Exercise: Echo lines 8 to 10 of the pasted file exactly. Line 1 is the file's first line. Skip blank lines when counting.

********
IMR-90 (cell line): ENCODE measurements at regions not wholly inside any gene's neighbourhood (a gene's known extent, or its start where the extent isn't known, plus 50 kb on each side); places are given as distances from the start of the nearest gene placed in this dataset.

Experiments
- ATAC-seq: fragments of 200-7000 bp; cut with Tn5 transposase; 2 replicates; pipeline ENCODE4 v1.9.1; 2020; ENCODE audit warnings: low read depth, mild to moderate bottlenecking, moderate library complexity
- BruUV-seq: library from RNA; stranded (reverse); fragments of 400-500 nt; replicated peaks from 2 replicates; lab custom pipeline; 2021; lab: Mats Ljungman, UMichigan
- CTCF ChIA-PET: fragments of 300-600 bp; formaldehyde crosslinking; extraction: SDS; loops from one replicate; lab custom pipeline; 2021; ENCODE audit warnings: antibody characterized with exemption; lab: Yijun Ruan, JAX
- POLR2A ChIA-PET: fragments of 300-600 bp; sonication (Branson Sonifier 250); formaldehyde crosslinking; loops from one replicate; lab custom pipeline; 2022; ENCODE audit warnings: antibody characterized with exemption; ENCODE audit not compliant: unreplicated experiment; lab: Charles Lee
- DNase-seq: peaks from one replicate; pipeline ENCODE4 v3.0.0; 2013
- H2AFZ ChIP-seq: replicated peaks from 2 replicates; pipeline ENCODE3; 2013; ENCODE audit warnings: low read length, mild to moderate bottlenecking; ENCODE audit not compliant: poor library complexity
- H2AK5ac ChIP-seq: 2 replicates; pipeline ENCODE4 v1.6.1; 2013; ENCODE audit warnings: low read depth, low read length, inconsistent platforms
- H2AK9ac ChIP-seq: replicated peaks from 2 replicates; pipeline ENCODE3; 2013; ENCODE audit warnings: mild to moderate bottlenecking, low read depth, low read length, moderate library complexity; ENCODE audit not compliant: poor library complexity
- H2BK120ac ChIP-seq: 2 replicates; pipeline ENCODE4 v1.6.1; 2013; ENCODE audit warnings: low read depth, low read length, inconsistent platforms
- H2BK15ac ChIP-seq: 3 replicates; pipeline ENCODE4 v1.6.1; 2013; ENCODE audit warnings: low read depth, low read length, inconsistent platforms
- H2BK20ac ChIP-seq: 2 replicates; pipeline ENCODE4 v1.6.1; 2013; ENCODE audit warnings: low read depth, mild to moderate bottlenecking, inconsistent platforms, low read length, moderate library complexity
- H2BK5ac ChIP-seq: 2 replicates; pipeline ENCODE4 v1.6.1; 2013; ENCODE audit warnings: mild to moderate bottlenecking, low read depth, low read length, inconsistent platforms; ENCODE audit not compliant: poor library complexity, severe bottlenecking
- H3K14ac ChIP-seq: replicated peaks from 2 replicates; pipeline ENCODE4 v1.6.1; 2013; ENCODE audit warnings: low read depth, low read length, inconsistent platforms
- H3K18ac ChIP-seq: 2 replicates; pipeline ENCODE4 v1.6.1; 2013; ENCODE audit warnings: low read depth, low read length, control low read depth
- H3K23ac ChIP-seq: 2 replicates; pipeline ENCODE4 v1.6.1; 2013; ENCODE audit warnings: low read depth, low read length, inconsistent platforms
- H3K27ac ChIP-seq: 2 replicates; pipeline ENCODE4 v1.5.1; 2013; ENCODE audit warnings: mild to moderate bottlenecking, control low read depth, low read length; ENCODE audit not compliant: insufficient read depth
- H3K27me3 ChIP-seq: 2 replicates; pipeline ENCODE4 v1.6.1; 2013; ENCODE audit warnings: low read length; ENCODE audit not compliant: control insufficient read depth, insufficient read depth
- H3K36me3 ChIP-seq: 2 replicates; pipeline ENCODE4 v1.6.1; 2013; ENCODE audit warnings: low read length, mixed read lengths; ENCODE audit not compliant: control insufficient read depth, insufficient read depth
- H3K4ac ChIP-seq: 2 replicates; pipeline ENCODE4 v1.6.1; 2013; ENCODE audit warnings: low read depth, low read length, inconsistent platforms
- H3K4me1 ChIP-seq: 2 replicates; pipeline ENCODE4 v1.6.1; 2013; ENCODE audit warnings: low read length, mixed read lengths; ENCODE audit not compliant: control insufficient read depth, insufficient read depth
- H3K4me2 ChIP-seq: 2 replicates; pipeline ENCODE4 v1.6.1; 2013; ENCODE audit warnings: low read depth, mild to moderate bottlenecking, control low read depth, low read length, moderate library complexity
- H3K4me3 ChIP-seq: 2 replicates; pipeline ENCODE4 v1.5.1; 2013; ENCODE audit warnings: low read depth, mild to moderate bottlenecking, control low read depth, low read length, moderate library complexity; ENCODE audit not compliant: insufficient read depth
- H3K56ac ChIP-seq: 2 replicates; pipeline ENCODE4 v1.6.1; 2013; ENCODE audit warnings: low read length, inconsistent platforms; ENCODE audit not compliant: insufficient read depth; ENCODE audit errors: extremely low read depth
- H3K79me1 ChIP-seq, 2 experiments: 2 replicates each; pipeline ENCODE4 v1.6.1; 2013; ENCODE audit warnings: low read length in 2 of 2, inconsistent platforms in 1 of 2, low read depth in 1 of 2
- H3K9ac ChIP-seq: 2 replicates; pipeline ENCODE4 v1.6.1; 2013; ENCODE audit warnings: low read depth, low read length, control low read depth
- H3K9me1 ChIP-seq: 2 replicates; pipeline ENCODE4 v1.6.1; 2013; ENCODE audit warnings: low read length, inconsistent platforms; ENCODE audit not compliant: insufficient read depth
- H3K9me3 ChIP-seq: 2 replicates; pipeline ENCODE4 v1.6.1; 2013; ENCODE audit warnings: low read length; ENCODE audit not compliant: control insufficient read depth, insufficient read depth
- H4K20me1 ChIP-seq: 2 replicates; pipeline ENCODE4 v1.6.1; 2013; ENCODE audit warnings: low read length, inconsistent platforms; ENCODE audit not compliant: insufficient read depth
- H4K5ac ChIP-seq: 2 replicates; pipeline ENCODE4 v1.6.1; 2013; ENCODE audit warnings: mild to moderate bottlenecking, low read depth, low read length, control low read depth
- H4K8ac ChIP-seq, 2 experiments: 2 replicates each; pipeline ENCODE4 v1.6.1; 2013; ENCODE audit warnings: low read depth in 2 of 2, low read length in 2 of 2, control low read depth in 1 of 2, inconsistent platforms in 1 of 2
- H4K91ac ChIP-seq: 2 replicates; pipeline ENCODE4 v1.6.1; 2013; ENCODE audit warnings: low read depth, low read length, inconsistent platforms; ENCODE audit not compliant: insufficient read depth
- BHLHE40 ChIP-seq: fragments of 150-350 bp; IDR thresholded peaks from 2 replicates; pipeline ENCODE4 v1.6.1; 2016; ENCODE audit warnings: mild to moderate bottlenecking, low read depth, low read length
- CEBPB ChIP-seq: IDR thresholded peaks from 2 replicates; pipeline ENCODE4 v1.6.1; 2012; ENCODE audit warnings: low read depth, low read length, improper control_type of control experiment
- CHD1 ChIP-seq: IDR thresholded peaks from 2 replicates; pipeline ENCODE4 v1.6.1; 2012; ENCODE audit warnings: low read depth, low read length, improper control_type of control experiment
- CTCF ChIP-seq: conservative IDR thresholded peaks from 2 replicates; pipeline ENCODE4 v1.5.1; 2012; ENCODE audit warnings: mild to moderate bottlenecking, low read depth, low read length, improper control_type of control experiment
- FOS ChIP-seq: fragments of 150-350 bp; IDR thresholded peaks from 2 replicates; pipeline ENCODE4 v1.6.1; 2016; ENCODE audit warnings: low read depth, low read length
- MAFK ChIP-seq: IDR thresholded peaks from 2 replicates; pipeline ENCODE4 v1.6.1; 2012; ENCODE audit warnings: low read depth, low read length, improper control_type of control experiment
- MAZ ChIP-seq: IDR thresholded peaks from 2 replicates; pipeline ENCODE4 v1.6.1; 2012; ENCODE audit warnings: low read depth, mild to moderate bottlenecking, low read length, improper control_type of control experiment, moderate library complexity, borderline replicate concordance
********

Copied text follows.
- H2AFZ ChIP-seq: replicated peaks from 2 replicates; pipeline ENCODE3; 2013; ENCODE audit warnings: low read length, mild to moderate bottlenecking; ENCODE audit not compliant: poor library complexity
- H2AK5ac ChIP-seq: 2 replicates; pipeline ENCODE4 v1.6.1; 2013; ENCODE audit warnings: low read depth, low read length, inconsistent platforms
- H2AK9ac ChIP-seq: replicated peaks from 2 replicates; pipeline ENCODE3; 2013; ENCODE audit warnings: mild to moderate bottlenecking, low read depth, low read length, moderate library complexity; ENCODE audit not compliant: poor library complexity